CH'NG Poh Tiong's column: Zuo Wang
Last week, I was in Shanghai, Beijing and Hong Kong for a series of tastings and dinners with seven Margaret River wineries. In the course of changing hotels and airports every other day I had the opportunity of discussing and explaining aspects of Chinese culture to my Australian friends.
It was gratifying to see that my fellow travellers were genuinely interested in our rich heritage. You can always tell the difference between someone who is merely asking or saying things out of so-called politeness and another who is genuinely curious and inquisitive because they want to enrich their knowledge about the place and people they are visiting.
I felt privileged and proud to act as a spokesman for our culture and civilisation those few days.
On the bus from our Shanghai hotel to Hongqiao Airport for the flight to Beijing one of our visitors - who left at a different time - went mistakenly to the Pudong Airport instead. I don’t know what happened when he boarded the taxi but this kind of mistake can happen to anyone, foreigner or Chinese, if you don’t look at the ticket properly.
The mistake was not helped by the fact that Pudong Airport continues to have internal flights even though the majority of them are for international routes.
This over-lapping situation is not peculiar to China.
It would be like, for example, a Frenchman mistakenly going to Roissy Charles de Gaulle Airport when his flight to Bordeaux actually departing from Orly. In the other direction, whenever I book my flight from Bordeaux to Paris (to connect to Paris for Singapore), I have to make especially sure that the Bordeaux/Paris flight is to Roissy, not Orly.
The fact is that whether Chinese, French, English or American, some cities have grown bigger and bigger while their airports have remained the same original size. As a result, the airports have simply become too small to cope with the exploding population (like an old pair of trousers trying to fit into my expanding waistline).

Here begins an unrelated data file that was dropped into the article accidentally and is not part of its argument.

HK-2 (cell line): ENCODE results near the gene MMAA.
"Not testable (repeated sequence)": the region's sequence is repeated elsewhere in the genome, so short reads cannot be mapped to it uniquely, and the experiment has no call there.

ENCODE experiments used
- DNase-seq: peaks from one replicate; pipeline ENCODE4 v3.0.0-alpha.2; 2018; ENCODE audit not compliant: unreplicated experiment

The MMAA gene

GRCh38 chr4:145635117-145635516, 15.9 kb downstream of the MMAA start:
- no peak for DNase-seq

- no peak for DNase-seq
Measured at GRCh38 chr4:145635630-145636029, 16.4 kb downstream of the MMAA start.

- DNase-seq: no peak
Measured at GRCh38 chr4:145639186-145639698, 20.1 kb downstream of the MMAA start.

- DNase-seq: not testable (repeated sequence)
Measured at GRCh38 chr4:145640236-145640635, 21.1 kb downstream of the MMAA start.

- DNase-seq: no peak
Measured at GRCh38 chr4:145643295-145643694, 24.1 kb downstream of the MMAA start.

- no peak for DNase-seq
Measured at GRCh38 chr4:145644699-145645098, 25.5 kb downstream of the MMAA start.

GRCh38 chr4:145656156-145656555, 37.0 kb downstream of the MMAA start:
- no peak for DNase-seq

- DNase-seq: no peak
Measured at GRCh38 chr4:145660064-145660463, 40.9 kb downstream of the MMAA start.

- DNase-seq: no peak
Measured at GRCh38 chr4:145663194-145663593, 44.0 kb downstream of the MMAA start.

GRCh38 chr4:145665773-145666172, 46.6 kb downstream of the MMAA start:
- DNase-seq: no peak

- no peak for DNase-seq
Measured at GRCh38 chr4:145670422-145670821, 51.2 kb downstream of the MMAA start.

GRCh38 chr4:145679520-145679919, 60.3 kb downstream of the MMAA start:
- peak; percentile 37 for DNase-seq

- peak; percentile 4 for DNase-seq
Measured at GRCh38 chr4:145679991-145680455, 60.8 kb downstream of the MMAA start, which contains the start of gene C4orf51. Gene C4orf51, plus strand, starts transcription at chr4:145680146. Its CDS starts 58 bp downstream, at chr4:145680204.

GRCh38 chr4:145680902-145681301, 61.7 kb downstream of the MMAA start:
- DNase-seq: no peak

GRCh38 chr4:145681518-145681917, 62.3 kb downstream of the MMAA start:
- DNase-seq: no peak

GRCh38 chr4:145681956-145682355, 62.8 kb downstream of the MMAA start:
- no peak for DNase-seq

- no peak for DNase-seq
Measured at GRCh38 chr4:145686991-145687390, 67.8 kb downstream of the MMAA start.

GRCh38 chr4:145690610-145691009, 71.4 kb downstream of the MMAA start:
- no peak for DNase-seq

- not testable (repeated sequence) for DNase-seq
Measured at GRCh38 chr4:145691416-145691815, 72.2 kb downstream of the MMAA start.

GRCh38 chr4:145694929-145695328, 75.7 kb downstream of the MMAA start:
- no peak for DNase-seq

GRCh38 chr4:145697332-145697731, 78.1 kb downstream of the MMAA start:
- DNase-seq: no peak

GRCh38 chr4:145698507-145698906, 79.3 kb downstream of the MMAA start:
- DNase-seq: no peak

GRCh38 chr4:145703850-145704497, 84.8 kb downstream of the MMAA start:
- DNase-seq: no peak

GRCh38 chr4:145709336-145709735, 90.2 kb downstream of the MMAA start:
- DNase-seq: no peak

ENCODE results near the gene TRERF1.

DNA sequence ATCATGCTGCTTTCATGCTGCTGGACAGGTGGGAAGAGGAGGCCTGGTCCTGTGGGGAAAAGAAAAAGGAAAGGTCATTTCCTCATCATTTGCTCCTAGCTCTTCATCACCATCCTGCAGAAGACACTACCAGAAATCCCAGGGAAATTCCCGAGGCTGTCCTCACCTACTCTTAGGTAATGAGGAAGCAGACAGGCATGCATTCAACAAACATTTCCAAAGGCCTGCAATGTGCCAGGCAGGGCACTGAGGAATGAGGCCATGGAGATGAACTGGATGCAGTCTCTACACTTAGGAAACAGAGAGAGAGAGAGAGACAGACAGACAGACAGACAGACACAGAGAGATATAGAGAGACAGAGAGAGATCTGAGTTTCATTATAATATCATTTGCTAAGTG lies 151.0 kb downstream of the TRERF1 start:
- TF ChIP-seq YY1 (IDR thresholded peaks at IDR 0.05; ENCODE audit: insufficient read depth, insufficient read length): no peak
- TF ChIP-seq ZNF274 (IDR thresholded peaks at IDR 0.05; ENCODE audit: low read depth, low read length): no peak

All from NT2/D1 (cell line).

When we got to Beijing, those of our Australian friends who were on their first visit from Margaret River must have been taken aback by how incredibly crowded the capital of China is. After all, the population of Beijing is nearly 20 million whereas that of the entire country of Australia is only slightly larger at around 23 million.
Being from Singapore where it is even smaller at about 4.5 million people, Beijing is truly a mind-boggling place. Honestly speaking, I have lost count of how many ring roads there are in the capital. It would also be simply impossible to estimate the number of cars there are on those roads.
Then I thought about how it was like five, six hundred years ago during the Ming Dynasty (1368–1644).
Founded by a peasant named Zhu Yuan Zhang, by the time his fourth son Zhu Di (reigned 17 July 1402 - 12 August 1424) ascended the throne as the Yongle Emperor (after usurping his nephew), the capital was moved from Nanjing to present day Beijing (the north being Zhu Di or the Prince of Yan’s power base).
The emperor had a wife, many consorts and even more concubines. Still, they were fewer than the number of horses he owned. Over a million horses. These were of course spread across the empire but I can still imagine that there must have been the occasional “traffic jam” in the capital of four legged animals just as there are today with four wheeled cars.
The Ming was the last imperial reign in Chinese history that was of Han origin. Before that, it was the Yuan (1271-1368) who, of course, were Mongols. After the Ming, it was the Manchus who ushered in the Qing era (1644-1911).
Han people such as myself (although I am of course an ‘Overseas Chinese’), we describe ourselves in this way because of the pride we have in the Han Dynasty (206 BCE-220 CE). This was one of the most glorious times in China’s history when being ‘Chinese’ meant also to be open to outside ideas (it was even more so later during the Tang Dynasty 618-907).
Although there are no official statistics published, Buddhism is probably the most influential religion or way of thinking in today’s China. Buddhism, in case you are not aware, is of Indian origin. And which became very popular from the time of the Han Dynasty.